August 19, 2003

#115: We report, you decide ...

P. Krugman

We found three aspects of Paul Krugman's The Road to Ruin (08/19/03) of particular interest. 1) the column was NOT virulently partisan as some had expected, 2) it raised some legitimate issues about the consequences of partial de-regulation, BUT, 3) Krugman chickened out every time he got close to proposing possible solutions.

Let's start with some of the issues he raised. There is no doubt that partial de-regulation often has unintended consequences. In California a couple of years ago the consequences of a market design with free floating wholesale prices, but fixed consumer prices, contributed to a massive electricity crisis because the need for consumer rationing could not be signaled through this flawed pricing system. Krugman argues that in the case of the recent northeast blackout it was again partial de-regulation (this time of generation, but not of transmission) that was the culprit because generators were no longer tied to transmission facilites in a manner that gave them incentives to maintain and upgrade the systems. Here is how he put it:

"Under the old regulatory system, power companies had strong incentives to ensure the integrity of power transmission � they would catch the flak if something went wrong. But those incentives went away with deregulation: because effective competition in transmission wasn't possible, the companies providing transmission still had to be regulated. But because regulation limited their profits, they had little financial incentive to invest in maintaining and upgrading the system. And because of deregulation elsewhere, responsibility was diffused: nobody had a strong stake in keeping the system reliable. The result was a failure not just to add capacity, but to maintain and upgrade capacity that already existed."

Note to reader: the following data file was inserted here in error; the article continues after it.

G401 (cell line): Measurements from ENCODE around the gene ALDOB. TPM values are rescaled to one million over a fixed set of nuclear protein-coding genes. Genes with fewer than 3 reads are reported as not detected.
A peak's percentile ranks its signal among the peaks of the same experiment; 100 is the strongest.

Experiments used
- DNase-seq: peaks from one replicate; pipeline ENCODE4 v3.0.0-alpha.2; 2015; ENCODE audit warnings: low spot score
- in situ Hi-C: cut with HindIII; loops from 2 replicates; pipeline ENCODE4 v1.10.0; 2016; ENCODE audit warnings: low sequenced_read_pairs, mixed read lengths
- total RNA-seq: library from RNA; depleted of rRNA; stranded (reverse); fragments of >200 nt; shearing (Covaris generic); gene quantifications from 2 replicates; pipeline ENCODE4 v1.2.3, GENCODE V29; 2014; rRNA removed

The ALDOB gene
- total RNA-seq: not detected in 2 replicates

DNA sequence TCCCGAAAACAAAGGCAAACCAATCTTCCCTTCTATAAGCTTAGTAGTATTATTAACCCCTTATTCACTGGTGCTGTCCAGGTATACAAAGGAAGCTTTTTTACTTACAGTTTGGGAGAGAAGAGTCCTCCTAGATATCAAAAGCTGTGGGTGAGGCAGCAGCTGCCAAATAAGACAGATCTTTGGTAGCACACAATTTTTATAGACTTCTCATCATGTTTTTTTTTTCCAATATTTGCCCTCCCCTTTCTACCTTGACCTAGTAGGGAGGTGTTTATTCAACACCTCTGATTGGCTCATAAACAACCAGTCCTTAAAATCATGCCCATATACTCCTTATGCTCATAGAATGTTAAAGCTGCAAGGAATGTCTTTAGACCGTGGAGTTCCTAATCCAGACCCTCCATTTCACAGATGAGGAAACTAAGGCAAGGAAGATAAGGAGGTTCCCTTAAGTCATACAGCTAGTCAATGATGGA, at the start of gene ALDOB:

Now this seems a little far fetched and convoluted to us, but we give Krugman credit for at least coming up with a plausible analysis. However, on the crucial question of how to solve the problem he is virtually silent. Would he restore the old regulations at the electricity generation level? Presumably not, but he never says why not. He is clearly against extending de-regulation to the transmission sector because of monopoly pricing issues. But if profits in transmission remain capped, as they are currently, where is the incentive to invest in grid facility upgrades? An obvious question, perhaps, but Krugman does not even touch it. Instead he ends the column with some anti-climactic posturing.
"This nation needs to invest billions in its power grid, yet given recent history, it's crucial that this investment not be simply another occasion for energy-industry profiteering. Somehow, I'm not optimistic".
Neither are we with this kind of lunacy! Where does he think the investment will come from in the absence of proper incentives? Until the Krugmans of the world make peace with "profiteering" vs. "return on investment" there is little room for optimism on issues such as these.

There is one howler today. Krugman notes that "Incidentally, there seems to be a weird reluctance to face up to what happened in California." This is so true�and especially by Krugman HIMSELF. Instead of engaging in a sensible discussion of regulatory issues, his California analysis continues to be hung up on market manipulation rather than de-regulatory design flaws. He makes this fallacious claim with regard to a FERC report on California:

"even the Federal Energy Regulatory Commission, which strongly backs deregulation, has concluded that market manipulation played a major role.
Here is what the FERC actually said:
"Staff concludes that supply-demand imbalance, flawed market design and inconsistent rules made possible significant market manipulations delineated in final investigation report. Without underlying market dysfunction, attempts to manipulate the market would not have been successful."
As the popular saying these days goes, "we report, you decide."

[The Truth Squad is a group of economists who have long marveled at the writings of Paul Krugman. The Squad Reports are synopses of their discussions. ]

Posted by John Weidner at August 19, 2003 8:54 AM
Weblog by John Weidner